Halloween is here and along with changing weather and briskly cold winds this year as usual will present safety challenges for trick-o-treaters and their families. The LSP has published a list of things to consider before venturing out onto darkened streets in haunt of candy treats. Also, this year and going forward you may start noticing more little monsters carrying blue Halloween buckets for their candy collections so look for those.

Let's all have a safe Halloween evening, and please look over these eight items to consider before you leave the house.

1. Parents ensure that your child carries a flashlight or glow stick, and/or wears reflective clothing or costumes to alert drivers of the child’s location.

2. Masks can restrict vision and breathing, restricting sight of oncoming vehicles. Face painting is a safe option.

3. Costumes should fit children correctly and not drag the ground, as this could create a tripping hazard.

4. Children should be accompanied by adults/parents and should not be allowed to enter homes or vehicles without their supervision.

5. Plan your trick-or-treating route in familiar neighborhoods with well-lit streets.

6. Always walk on sidewalks when available. If walking on the street is necessary, pedestrians should walk on the left side of the road facing traffic.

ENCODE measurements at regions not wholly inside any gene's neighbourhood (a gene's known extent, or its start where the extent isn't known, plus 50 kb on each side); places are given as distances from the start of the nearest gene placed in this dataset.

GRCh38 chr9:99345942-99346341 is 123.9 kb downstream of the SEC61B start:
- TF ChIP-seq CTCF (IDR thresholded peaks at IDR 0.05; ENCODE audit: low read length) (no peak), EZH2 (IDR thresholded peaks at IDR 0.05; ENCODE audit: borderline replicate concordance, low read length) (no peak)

7. Children should also know their address, phone number, and how to dial 911 for emergencies. Young children should have this information attached somewhere on their costume in the event they get separated or lost.

8. Parents are urged to inspect all candy for safety after returning home.

As you drive through neighborhoods take extra precaution and go extra slow. Kids in masks my have severely reduced peripheral vision and never see you at all. Make sure you turn your headlights on even during daylight hours Hallows Eve for extra visibility. Note that other cars will be stopping and starting erratically in neighborhoods as kids are dropped off and picked up.

Needless to say, alcohol and driving do not mix. If your treats include booze make sure you designate a driver as police are on extra alert as well. If you're at a party and notice friends or family becoming impaired make sure you take responsibility for calling for a ride, taking them home or putting them up on your couch.

A Blue Bucket

While this trend is still in it's infancy, parents all over are picking up on it. If you see a child carrying a blue Halloween bucket it may mean the child is autistic or non-verbal. So if you see a child with a blue bucket, or other blue item to hold candy they may not be able to say 'trick or treat', please keep that in mind this year.

Happy Halloween everyone, and remember to send me every second Snickers bar you get.